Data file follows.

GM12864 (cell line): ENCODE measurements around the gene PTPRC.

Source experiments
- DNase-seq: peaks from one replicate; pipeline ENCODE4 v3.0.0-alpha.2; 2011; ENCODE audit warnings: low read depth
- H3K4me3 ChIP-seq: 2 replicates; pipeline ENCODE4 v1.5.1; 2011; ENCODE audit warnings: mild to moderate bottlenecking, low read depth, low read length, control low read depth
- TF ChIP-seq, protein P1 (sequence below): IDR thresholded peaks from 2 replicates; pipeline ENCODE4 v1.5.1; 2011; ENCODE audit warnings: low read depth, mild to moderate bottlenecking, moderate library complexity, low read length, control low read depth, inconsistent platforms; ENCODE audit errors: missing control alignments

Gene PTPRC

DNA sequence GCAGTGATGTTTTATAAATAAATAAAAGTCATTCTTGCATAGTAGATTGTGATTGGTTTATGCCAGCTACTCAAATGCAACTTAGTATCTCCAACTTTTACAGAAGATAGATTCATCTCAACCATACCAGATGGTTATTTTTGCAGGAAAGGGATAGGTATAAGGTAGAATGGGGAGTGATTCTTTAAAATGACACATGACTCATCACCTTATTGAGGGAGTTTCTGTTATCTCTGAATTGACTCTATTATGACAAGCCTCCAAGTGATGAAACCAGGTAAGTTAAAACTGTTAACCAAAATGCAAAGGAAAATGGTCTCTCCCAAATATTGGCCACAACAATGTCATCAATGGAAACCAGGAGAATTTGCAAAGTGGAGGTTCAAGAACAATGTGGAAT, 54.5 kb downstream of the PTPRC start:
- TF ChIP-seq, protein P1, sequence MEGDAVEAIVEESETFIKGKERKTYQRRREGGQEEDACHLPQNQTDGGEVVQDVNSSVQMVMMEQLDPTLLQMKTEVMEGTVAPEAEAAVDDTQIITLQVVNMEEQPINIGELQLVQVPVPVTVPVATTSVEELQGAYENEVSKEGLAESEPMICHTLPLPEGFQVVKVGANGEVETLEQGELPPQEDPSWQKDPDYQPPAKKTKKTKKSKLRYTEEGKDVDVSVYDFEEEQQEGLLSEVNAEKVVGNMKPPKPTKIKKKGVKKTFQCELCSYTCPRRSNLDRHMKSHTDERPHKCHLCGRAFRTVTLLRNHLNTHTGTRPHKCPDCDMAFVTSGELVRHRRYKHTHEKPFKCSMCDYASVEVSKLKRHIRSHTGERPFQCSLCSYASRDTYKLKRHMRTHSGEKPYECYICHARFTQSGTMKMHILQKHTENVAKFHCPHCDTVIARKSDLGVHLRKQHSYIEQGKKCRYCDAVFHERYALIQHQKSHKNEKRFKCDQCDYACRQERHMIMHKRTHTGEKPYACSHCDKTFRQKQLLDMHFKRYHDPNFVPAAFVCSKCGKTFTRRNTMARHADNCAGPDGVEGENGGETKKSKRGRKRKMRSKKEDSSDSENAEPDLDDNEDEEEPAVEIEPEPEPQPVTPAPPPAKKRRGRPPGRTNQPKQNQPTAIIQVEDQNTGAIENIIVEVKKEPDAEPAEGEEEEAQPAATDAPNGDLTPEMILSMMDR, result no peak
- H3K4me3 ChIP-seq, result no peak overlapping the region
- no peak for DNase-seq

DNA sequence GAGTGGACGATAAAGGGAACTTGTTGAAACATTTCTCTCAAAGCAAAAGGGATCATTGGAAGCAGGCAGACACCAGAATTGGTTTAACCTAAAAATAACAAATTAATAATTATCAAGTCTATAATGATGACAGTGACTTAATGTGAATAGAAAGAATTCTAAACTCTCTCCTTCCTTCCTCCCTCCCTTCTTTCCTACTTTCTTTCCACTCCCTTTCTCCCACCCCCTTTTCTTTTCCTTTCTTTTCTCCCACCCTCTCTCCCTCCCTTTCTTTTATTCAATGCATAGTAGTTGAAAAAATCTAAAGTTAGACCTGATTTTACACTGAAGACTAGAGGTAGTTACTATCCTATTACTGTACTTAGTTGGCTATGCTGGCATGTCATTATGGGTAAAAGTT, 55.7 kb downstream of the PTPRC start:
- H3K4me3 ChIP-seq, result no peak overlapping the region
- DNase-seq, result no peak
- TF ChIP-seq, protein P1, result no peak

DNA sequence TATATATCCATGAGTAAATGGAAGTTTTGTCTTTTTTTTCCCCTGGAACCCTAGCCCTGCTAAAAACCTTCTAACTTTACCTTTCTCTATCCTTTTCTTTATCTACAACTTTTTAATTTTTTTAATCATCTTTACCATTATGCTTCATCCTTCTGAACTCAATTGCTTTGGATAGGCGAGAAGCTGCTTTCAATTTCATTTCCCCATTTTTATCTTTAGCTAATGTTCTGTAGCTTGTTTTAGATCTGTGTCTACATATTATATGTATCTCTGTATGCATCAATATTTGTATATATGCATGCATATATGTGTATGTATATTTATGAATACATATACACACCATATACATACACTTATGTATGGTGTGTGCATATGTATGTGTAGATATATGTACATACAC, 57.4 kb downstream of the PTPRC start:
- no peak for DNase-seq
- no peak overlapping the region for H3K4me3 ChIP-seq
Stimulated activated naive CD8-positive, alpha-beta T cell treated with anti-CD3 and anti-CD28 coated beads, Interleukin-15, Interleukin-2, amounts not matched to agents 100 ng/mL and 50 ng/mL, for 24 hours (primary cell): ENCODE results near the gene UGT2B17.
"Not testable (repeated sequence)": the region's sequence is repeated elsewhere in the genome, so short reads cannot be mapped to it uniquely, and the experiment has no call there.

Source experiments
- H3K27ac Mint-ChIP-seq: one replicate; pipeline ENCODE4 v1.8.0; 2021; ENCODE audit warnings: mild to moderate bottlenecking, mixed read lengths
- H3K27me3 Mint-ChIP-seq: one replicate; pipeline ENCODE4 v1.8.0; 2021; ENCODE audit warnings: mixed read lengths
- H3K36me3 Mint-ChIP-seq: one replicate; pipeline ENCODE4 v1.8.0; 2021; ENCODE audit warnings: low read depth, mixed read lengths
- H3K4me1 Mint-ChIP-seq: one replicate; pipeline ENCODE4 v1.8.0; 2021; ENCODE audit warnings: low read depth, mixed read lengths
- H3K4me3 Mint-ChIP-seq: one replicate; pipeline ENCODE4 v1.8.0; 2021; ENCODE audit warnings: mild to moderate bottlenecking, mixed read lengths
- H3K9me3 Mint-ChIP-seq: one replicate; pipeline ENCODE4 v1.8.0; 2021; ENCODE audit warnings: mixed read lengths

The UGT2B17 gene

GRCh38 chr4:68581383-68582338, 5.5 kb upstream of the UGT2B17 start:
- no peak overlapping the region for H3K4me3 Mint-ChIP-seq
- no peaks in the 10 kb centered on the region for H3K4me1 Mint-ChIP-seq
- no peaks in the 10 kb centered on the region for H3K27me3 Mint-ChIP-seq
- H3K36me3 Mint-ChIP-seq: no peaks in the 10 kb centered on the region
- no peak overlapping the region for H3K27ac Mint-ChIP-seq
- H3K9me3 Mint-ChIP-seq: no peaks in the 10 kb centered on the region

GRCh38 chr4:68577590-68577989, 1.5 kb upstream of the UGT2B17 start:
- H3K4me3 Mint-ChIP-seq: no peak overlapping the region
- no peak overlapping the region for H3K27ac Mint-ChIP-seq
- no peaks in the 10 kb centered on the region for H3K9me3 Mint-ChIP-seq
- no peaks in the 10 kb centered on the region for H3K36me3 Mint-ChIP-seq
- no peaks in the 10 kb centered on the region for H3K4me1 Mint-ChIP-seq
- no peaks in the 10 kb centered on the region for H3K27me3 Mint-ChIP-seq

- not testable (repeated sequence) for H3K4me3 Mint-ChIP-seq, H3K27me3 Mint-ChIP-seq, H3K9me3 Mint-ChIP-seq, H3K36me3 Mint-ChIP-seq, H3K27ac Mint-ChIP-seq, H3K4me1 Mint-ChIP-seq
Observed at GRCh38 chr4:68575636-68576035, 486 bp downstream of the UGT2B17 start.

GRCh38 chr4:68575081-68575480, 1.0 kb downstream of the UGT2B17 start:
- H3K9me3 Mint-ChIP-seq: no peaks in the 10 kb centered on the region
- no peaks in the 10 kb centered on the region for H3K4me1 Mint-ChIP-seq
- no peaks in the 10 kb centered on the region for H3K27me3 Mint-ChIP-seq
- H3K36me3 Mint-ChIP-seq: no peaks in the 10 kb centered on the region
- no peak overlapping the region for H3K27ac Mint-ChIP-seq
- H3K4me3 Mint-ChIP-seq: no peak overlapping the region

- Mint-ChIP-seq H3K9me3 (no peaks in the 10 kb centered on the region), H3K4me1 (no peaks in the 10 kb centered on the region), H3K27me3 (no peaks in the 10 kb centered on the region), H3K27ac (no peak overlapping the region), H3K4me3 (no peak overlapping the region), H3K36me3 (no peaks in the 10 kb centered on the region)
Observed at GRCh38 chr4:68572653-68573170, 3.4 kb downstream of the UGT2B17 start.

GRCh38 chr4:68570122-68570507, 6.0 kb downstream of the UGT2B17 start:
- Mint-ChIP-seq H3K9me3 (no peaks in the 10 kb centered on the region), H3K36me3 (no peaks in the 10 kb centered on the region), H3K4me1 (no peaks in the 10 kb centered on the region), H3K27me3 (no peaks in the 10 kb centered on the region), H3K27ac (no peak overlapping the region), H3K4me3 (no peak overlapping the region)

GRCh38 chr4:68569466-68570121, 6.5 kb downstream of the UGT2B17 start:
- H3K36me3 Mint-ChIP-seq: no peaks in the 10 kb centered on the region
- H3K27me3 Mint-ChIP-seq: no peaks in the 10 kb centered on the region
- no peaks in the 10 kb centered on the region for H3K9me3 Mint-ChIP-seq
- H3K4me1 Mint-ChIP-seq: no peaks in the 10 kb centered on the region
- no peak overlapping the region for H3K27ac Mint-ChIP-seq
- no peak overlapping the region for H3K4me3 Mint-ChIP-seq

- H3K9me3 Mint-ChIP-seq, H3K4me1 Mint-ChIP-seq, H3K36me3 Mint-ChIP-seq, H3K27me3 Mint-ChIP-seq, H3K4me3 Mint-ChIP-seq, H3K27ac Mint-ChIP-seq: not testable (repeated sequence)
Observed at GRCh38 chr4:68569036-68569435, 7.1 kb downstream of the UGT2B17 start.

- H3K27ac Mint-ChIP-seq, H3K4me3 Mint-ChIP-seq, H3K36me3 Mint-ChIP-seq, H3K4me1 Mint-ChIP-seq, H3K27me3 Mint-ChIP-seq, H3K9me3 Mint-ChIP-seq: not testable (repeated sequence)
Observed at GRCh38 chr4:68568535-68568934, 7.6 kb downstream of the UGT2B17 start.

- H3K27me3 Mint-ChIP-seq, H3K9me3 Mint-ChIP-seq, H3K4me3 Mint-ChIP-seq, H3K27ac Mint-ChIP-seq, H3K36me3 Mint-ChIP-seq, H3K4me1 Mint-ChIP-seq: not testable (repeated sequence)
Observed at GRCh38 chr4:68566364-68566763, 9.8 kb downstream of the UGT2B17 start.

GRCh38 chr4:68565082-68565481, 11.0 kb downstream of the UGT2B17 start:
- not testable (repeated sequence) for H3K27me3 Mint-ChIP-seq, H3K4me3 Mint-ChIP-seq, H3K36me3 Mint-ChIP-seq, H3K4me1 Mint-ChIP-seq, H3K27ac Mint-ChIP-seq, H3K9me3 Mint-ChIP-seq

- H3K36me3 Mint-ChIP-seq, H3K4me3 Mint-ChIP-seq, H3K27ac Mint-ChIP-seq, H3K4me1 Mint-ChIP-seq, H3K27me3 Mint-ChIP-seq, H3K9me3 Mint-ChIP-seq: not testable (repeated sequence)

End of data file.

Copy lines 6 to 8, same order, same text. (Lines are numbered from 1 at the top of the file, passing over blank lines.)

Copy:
Gene PTPRC

DNA sequence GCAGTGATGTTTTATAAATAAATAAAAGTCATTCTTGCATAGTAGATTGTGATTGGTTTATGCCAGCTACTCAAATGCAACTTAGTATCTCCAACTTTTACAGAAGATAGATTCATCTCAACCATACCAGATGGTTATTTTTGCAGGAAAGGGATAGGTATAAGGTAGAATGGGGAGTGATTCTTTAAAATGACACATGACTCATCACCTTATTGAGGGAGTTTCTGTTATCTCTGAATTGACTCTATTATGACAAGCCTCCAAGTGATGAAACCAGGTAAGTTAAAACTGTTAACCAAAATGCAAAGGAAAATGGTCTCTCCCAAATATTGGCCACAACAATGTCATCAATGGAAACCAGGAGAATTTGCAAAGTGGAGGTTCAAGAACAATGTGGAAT, 54.5 kb downstream of the PTPRC start:
- TF ChIP-seq, protein P1, sequence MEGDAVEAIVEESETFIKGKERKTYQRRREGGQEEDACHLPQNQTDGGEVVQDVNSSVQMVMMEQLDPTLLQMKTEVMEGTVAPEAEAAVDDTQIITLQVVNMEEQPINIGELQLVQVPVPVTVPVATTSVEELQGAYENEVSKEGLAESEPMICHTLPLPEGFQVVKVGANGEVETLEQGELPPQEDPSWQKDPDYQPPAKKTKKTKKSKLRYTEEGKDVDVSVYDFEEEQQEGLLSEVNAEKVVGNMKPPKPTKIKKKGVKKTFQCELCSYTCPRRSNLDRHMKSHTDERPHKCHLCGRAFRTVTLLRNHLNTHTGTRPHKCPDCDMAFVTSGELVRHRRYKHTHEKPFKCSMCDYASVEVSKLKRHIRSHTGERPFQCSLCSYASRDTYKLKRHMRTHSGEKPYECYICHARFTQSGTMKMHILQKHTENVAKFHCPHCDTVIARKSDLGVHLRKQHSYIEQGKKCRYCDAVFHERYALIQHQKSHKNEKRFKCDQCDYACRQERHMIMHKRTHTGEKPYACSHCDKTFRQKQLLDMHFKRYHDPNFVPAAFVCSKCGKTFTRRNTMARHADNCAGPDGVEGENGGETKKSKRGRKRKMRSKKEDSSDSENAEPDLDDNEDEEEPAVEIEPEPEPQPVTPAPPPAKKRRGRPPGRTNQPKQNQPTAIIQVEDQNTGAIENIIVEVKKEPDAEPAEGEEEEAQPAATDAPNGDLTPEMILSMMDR, result no peak